The seagull splats and engine oil mingle into goo

Pigeons peck at the El Camino

A tarpatch bleeds

Squirrels squabble over Hod’s flicked peanuts

A whining pedal-steel seeps into #48

SMASH! A fat icicle fractures on the blacktop!

Jittery Hod jumps, his eyes twitter

He slumps on the end of the bed, waiting for the fear to disappear

 

The seed germinated two-hundred and thirty-five years before the pineapple

With the criminal on the Mayflower

It sprouted through The Great Swamp Massacre

The Burning of the Gaspee

The Slaughter at Marye’s Heights

The Charge up San Juan Hill

The Battle of the Argonne Forest

It flourished during sixteen major hurricanes

Eleven shipwrecks

Five murders

Eight suicides

A chain of alcoholism

Drug addiction and psychosis

Land rich, money poor Grandfather locked the windows

Rotated the gas jets

Now liver-failed father, captain of the HOPE

Stumbles over his pride and repeats the drill, “First of the First!

Pirates and Politicians,

Farmers and Freemasons,

Carpetbaggers and Captains.”

Hod, an image of his grandfather

Stung by a Minie ball, paralyzed by mustard gas, trembling in the French trenches

As leeches sucked out the gangrene

He landed home shell-shocked

Carved a cane with a 17th century death’s head grip

Warm or cold, rain or shine, snow or fog

He trod the cobblestones of Newport in slippers and robe

Babbling French to the Germans

Then one hazy rosehip summer, seagulls and grandchildren screaming at the shoreline

The painful mirage faded with the fumes

 

“How come you ain’t goin’ fishin’, Hod?”

The Verdean polishes plastic with a paper towel

Hod places his empty CC cup in the well

It’s glugged ¾ full with no ice

Three bearded Bills: Eelskin Bill; Submarine Bill; Skunkbreath Bill

Stare in unison like a box of Smith Brothers Cough Drops

A scalloper, enshrouded in a leather motorcycle jacket, “Riders on the Highway to Jesus”

Blows a smoke ring, then a smaller one through it

A Vietnamese homosexual lights a long brown cigarette with thin, bony fingers

“I always said I’d only stay here if hell froze,” Hod says.

“It’s very cold now,” says the Vietnamese, “very, very cold.”

Hod picks dried blood off his fingernail, his eyes closing, then rising, now closing

He drifts back to his childhood, rolling his ancestor’s marbles in the sand

Playing dobblers against himself

Knuckling down with onionskins, peppermint swirls and tiger’s eyes

Father’s at the wheel of the beachwagon

Smoking a Lucky in a noontime haze

Angry at his wife

And her boyfriend

Hod sees his own astonished reflection in the gleaming silver bumper

The Goodyear tire pattern presses into his skull, blood spurts from nose and ears

He sinks into a Howdy Doody coma

Clarabell’s squirting DDT on green potato plants flourishing in mounded rows

Furrows running to the sea

Mr. Greenjeans, holding the reins of a mule team, hollers for water

Then cracks a whip over his colored harvest gang

He vanishes, leaving the field free for scavengers

Hunched over bushel baskets, digging fast as fiddler crabs

The Boss stares from a station wagon

It’s Buffalo Bob behind sunglasses

“HEY KIDS! WHAT TIME IS IT?”

Hod squints at his watch

It’s early

The aluminum can men haven’t arrived

Eelskin Bill argues with the Jesus scalloper

Banging the bar over the Beatitudes

“You serve dynamite, you better expect explosions” says the Verdean.

“I don’t know what I’m doin’” says Skunkbreath.

“But I’m doin’ it anyways.”

The Verdean fingers out a doodle paper from the sink well

A pencil drawing of a scow - I need dope, it says

“Can’t go forward when you’re in reverse! It’s verisimilitude!”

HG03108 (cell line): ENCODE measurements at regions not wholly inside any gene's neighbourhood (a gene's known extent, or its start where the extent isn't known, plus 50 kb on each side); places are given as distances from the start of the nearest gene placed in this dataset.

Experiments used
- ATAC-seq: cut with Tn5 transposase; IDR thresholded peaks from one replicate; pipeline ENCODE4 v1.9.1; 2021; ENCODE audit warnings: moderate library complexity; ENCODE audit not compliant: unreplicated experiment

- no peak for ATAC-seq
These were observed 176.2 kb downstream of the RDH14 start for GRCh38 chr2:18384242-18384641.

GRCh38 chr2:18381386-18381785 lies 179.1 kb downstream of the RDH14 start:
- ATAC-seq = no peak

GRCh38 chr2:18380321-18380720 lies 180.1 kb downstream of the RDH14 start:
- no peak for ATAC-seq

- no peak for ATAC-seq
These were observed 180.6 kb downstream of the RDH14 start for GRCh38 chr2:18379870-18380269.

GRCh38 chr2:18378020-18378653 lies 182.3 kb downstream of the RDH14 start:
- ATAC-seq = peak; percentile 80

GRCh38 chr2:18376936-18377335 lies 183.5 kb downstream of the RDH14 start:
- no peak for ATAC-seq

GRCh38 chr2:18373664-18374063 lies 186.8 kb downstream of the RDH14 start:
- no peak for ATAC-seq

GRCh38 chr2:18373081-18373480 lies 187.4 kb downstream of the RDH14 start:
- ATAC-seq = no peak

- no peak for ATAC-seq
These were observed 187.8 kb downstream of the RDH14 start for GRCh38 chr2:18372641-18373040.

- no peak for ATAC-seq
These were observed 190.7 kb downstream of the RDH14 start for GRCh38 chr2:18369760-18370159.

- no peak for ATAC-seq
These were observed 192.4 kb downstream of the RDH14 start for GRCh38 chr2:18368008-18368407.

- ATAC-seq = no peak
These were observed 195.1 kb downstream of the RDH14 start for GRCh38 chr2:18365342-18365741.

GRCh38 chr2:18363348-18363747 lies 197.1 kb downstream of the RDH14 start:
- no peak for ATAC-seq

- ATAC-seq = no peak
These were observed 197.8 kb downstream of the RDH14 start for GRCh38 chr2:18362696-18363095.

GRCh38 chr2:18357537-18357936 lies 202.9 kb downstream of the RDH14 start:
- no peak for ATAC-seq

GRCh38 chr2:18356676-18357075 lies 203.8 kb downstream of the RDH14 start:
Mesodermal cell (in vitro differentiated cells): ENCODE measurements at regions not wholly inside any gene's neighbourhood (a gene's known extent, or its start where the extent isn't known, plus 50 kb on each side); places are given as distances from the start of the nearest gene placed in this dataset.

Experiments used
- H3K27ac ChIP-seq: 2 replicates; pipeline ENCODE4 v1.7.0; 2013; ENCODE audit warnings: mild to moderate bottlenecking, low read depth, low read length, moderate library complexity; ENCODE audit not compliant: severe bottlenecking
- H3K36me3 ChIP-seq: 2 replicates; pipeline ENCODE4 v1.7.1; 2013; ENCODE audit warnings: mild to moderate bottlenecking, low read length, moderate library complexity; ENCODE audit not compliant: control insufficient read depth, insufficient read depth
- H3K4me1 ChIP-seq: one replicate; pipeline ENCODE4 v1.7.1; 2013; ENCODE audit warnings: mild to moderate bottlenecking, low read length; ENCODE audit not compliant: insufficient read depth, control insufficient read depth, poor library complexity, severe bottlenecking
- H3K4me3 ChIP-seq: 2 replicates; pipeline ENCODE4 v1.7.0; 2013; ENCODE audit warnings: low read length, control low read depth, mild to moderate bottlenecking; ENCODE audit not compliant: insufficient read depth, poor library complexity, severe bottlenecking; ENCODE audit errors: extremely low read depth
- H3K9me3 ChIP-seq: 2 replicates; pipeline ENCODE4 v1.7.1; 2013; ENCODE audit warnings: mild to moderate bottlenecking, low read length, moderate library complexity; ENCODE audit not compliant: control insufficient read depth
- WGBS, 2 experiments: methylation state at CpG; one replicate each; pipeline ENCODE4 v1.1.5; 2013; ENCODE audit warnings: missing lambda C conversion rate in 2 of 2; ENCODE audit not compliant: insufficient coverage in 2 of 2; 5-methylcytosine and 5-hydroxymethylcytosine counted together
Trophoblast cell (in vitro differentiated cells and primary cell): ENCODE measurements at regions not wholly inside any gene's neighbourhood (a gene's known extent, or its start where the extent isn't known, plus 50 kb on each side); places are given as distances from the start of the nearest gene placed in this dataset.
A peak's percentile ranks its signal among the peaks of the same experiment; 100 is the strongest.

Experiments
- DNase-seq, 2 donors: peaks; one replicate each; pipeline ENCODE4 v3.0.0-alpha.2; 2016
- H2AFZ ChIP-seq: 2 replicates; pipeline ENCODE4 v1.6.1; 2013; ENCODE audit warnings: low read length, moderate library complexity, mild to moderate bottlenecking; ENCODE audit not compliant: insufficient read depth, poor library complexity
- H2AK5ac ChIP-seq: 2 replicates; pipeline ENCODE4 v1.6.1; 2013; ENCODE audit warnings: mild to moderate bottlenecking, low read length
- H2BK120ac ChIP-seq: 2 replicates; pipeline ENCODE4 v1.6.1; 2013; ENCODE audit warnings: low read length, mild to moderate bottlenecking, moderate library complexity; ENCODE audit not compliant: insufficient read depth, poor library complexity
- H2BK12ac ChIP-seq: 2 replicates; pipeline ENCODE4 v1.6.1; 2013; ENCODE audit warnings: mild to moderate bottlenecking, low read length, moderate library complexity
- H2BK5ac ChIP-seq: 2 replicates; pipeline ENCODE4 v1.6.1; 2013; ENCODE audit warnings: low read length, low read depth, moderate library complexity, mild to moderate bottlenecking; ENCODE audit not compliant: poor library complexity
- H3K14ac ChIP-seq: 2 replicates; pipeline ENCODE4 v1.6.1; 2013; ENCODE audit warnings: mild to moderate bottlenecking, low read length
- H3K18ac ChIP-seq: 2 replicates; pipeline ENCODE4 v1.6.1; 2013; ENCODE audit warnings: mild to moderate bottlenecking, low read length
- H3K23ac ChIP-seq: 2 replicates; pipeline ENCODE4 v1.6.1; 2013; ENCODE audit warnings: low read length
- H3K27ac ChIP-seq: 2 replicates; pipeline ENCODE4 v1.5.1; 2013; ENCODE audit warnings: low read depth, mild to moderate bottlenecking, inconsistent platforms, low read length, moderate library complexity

He pours the Vietnamese a draught beer

“Here you go, Vo, us V’s gotta stick together.

One time I served a guy in here from Venezuela.”

“I want to meet a guy from Venus,” says the Vietnamese.

Velma, Submarine’s girl, strides in, slamming the door

Commencing her Virgin to Vinegar In Two Hours Act

Hod wraps his aviator glasses on

Velma has earrings like puffs of cotton candy

Pink pendulums mesmerizing Hod

A carnival calliope whistles in his eardrums

He smells the beige-green elephant manure

A skinny barker eats beans from a can

Off the midway, a sword-swallowing midget entices dirty girls behind his tent

Top-hatted Nicotine Nick, an Abe Lincoln look-alike, flicks buttstubs

Into a plywood coffin decorated with white skulls

The Lizard Woman scratches her psoriasis in a green sequin bathing suit

Accentuating the reptile in her

$3 to look, $1 for Circus Management and $2 for her Orlando Condo fee

Another whip cracks, snapping a six-legged cow awake

A two-headed Chinaman, floating in formaldehyde, trapped in a glass carboy

Smiles with blackened teeth

Sylvia Porter, The Elephant Woman with treetrunk brown legs attached to giant pink feet

Trims her pokerchip toenails with Stanley Heavy Duty Wire Cutters

“Born of normal parents” she says.

Beyond the wooden Ferris Wheel

Four red-faced Sailors in Navy whites stumble from the Shore Dinner Hall

Knocking over wooden chairs

One breaks from the pack, blowing out two quarts of orange puke

Powerful as a fire hose, never missing a step, splashing the Midway

With clam pieces and white potato bits

New England-style

“Stuffie, Hod?”

“Huh?”

“You want a stuffed quahog?”

“Nah. Liquid for now. Gave my peanuts to the pigeons.”

Hod’s ankles are cold, the streetside door’s open

It’s Chicky with his buddy Eppie the Epileptic

A wink, a bow, a salute

“Oh, no,” says the Verdean, “the Tube Man Cometh.”

Chicky worms up to the bar while Eppie heads for the Head

“Don’t ashk him to shing,” slurs Velma, halfway to vinegar.

“They got a igneous volcano under them Verdy Islands,” Chicky starts.

“I hear them Verdies is good cooked.”

“Chicky Chickenmeat,” says Velma, unbuttoning her blouse.

“They gonna make a McNugget outta you.”

Chickenmeat slides his bony ass onto the stool and the bowel bag gurgles

“Speaking of stool” he says, “where’s Eppie?”

“He’d throw a fit if he knew you cared,” says Eelskin.
Chicky rearranges the plastic boweltubes

A tall Vodka and Tonic is placed before him